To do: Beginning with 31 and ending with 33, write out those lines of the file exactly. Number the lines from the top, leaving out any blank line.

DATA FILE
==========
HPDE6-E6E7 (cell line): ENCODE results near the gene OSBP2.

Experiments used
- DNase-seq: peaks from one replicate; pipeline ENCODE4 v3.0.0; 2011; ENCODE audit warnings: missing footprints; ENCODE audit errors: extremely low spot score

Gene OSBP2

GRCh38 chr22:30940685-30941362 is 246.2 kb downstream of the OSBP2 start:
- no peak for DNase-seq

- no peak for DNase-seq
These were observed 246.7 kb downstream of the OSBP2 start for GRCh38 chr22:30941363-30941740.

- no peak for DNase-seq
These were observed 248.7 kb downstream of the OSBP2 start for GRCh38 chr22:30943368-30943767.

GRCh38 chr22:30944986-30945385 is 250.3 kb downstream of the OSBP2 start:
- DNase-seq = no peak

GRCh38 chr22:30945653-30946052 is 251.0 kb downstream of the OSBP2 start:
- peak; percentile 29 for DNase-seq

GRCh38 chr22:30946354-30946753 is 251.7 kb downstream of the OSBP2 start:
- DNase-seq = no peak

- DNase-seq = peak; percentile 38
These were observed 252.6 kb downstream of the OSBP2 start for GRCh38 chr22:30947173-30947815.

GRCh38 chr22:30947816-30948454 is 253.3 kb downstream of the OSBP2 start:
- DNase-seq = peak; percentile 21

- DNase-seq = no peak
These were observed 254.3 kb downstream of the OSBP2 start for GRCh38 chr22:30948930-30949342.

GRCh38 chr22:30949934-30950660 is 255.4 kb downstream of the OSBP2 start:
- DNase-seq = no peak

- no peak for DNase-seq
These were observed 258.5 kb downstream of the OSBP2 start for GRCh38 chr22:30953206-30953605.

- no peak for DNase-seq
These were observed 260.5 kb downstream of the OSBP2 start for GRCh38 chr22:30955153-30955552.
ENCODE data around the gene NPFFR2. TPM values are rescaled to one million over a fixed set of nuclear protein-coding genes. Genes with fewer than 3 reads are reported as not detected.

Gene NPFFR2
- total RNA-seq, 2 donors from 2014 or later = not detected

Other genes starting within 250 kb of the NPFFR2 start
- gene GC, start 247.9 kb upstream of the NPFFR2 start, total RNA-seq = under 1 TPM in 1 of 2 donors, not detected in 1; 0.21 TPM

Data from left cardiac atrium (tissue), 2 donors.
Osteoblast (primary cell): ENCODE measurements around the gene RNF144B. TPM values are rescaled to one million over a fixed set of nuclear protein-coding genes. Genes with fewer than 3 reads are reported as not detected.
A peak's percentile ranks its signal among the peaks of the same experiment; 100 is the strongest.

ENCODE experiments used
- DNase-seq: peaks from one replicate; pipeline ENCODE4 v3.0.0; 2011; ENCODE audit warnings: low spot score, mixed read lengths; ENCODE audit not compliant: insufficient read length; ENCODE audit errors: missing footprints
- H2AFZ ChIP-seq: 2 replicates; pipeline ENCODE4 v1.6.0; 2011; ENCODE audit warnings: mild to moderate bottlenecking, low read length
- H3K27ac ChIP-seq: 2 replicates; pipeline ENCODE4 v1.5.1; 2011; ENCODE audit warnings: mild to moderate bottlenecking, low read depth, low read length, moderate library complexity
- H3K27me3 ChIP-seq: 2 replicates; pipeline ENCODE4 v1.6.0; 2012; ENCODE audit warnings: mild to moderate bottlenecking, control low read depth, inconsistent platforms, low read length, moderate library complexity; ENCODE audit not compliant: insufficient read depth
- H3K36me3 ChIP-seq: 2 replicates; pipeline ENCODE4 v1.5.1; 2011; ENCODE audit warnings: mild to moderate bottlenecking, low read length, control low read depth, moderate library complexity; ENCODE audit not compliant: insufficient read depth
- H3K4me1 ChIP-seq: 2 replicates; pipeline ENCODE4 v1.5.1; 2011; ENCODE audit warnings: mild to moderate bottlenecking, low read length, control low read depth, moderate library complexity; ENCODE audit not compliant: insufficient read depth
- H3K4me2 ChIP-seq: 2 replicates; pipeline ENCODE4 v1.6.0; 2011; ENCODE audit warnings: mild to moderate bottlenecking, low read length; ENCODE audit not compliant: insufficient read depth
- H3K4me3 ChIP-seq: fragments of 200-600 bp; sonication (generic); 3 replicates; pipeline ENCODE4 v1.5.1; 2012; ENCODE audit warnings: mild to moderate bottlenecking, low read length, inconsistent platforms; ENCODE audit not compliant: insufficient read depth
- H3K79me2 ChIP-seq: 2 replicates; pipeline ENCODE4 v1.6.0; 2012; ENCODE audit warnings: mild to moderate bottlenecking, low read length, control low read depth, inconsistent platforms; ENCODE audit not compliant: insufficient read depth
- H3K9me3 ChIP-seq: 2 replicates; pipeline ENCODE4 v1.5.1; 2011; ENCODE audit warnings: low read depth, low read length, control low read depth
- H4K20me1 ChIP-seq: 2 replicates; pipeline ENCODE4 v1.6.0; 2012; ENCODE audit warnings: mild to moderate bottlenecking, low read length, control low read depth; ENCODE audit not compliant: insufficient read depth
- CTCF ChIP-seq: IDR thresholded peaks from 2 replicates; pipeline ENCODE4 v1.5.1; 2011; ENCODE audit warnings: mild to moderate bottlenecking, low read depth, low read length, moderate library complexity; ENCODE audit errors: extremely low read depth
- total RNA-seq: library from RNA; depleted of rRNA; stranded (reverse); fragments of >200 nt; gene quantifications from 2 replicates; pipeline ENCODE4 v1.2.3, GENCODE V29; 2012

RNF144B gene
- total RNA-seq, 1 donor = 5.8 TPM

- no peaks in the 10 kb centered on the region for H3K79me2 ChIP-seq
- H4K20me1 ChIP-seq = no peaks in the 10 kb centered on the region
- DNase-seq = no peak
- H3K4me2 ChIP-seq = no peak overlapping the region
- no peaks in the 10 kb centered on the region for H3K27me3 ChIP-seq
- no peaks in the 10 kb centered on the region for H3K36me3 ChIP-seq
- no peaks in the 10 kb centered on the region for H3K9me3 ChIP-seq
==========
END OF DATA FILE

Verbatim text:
- total RNA-seq, 2 donors from 2014 or later = not detected

Other genes starting within 250 kb of the NPFFR2 start
- gene GC, start 247.9 kb upstream of the NPFFR2 start, total RNA-seq = under 1 TPM in 1 of 2 donors, not detected in 1; 0.21 TPM